Baptismal font
Overview
A baptismal font is an article of church furniture
Furniture
Furniture is the mass noun for the movable objects intended to support various human activities such as seating and sleeping in beds, to hold objects at a convenient height for work using horizontal surfaces above the ground, or to store things...

 or a fixture used for the baptism
Baptism
In Christianity, baptism is for the majority the rite of admission , almost invariably with the use of water, into the Christian Church generally and also membership of a particular church tradition...

 of children and adults.
The fonts of many Christian denomination
Christian denomination
A Christian denomination is an identifiable religious body under a common name, structure, and doctrine within Christianity. In the Orthodox tradition, Churches are divided often along ethnic and linguistic lines, into separate churches and traditions. Technically, divisions between one group and...

s are intended for baptisms using a non-immersion method, such as aspersion
Aspersion
Aspersion , in a religious context, is the act of sprinkling with water, especially holy water. Aspersion is a method used in baptism as an alternative to immersion or affusion...

 or affusion
Affusion
Affusion is a method of baptism where water is poured on the head of the person being baptized. The word "affusion" comes from the Latin affusio, meaning "to pour on" . Affusion is one of three or four methods of baptism, in addition to the greater wetting of total immersion baptism and...

. The simplest of these fonts has a pedestal (about 1.5 metres tall) with a holder for a basin of water. The materials vary greatly consisting of carved and sculpted marble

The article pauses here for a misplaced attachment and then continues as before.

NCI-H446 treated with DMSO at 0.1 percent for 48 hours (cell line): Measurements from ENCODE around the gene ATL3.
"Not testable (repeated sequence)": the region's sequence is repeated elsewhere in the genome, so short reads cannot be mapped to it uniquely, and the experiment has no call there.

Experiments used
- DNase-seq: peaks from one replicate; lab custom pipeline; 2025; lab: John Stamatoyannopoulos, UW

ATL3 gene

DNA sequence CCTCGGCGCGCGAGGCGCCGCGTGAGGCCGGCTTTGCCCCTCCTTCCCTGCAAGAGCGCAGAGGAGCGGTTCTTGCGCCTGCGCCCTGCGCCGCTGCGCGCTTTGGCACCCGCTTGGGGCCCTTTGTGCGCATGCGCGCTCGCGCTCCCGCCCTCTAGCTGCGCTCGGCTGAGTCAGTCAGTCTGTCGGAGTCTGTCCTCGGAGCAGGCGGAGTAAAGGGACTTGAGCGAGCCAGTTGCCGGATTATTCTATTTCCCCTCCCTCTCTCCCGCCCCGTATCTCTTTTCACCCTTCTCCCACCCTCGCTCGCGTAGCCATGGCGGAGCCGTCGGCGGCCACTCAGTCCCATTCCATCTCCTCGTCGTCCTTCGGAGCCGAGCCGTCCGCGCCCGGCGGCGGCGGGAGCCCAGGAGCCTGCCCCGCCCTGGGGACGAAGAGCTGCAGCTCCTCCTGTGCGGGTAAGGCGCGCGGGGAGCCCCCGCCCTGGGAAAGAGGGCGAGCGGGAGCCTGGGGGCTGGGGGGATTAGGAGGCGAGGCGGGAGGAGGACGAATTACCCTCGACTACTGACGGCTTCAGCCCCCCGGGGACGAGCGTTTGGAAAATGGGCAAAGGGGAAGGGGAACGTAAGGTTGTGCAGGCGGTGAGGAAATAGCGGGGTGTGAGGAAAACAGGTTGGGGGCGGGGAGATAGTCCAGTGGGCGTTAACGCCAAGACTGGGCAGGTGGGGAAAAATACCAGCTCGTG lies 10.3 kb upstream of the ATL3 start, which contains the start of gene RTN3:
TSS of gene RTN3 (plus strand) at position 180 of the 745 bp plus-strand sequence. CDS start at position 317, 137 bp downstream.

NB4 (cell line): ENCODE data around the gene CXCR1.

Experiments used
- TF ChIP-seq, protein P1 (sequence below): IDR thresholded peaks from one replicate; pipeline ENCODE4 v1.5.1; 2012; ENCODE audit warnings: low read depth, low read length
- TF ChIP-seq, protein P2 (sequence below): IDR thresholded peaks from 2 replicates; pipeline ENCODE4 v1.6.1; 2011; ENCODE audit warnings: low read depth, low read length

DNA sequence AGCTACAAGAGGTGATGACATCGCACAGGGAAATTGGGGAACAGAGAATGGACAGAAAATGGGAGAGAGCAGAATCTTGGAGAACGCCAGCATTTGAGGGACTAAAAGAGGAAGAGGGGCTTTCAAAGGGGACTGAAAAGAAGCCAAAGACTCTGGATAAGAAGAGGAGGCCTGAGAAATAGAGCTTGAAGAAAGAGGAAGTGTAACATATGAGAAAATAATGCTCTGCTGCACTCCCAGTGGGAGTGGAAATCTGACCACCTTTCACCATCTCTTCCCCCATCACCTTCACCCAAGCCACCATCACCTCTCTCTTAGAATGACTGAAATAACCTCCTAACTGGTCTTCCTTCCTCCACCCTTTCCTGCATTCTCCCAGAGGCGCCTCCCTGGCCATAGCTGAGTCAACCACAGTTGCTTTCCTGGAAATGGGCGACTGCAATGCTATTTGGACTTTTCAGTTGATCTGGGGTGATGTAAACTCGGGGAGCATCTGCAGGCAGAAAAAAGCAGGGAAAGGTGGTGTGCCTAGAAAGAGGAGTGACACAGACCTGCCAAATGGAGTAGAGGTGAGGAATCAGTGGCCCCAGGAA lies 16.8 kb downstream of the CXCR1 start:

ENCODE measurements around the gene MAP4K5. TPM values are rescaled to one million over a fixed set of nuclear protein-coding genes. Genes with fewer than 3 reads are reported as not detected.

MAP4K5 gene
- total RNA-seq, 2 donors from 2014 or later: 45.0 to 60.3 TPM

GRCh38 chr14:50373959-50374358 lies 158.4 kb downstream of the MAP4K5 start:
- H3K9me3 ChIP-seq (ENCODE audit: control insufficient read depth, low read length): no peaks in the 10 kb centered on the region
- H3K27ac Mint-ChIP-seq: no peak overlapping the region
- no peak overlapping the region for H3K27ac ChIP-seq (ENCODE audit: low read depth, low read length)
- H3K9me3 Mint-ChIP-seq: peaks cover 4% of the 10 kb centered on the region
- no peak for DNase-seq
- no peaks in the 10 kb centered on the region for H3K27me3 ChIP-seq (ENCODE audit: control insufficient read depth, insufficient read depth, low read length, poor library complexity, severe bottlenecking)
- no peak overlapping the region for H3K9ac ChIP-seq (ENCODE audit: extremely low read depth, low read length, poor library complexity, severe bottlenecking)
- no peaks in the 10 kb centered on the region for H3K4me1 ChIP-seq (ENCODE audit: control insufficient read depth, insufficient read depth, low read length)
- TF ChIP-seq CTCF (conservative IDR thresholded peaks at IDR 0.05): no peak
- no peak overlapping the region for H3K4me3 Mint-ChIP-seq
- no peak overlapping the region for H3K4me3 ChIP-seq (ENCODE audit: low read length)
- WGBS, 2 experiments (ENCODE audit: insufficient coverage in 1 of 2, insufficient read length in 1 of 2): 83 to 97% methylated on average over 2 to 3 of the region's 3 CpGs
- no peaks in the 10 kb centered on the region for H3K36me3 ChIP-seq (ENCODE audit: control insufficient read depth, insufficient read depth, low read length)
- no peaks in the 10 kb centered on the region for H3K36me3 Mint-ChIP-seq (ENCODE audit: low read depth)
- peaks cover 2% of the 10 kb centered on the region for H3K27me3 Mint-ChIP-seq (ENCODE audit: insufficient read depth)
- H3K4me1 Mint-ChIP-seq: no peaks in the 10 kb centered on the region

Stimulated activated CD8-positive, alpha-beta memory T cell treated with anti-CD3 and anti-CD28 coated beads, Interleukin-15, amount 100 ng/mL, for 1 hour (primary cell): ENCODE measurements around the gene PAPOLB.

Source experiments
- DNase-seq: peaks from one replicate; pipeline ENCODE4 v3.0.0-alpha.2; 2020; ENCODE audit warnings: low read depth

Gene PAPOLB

Marble
Marble is a metamorphic rock composed of recrystallized carbonate minerals, most commonly calcite or dolomite.Geologists use the term "marble" to refer to metamorphosed limestone; however stonemasons use the term more broadly to encompass unmetamorphosed limestone.Marble is commonly used for...

, wood
Wood
Wood is a hard, fibrous tissue found in many trees. It has been used for hundreds of thousands of years for both fuel and as a construction material. It is an organic material, a natural composite of cellulose fibers embedded in a matrix of lignin which resists compression...

, or metal
Metal
A metal , is an element, compound, or alloy that is a good conductor of both electricity and heat. Metals are usually malleable and shiny, that is they reflect most of incident light...

. The shape can vary.
Encyclopedia
A baptismal font is an article of church furniture
Furniture
Furniture is the mass noun for the movable objects intended to support various human activities such as seating and sleeping in beds, to hold objects at a convenient height for work using horizontal surfaces above the ground, or to store things...

 or a fixture used for the baptism
Baptism
In Christianity, baptism is for the majority the rite of admission , almost invariably with the use of water, into the Christian Church generally and also membership of a particular church tradition...

 of children and adults.

Aspersion and affusion fonts

The fonts of many Christian denomination
Christian denomination
A Christian denomination is an identifiable religious body under a common name, structure, and doctrine within Christianity. In the Orthodox tradition, Churches are divided often along ethnic and linguistic lines, into separate churches and traditions. Technically, divisions between one group and...

s are intended for baptisms using a non-immersion method, such as aspersion
Aspersion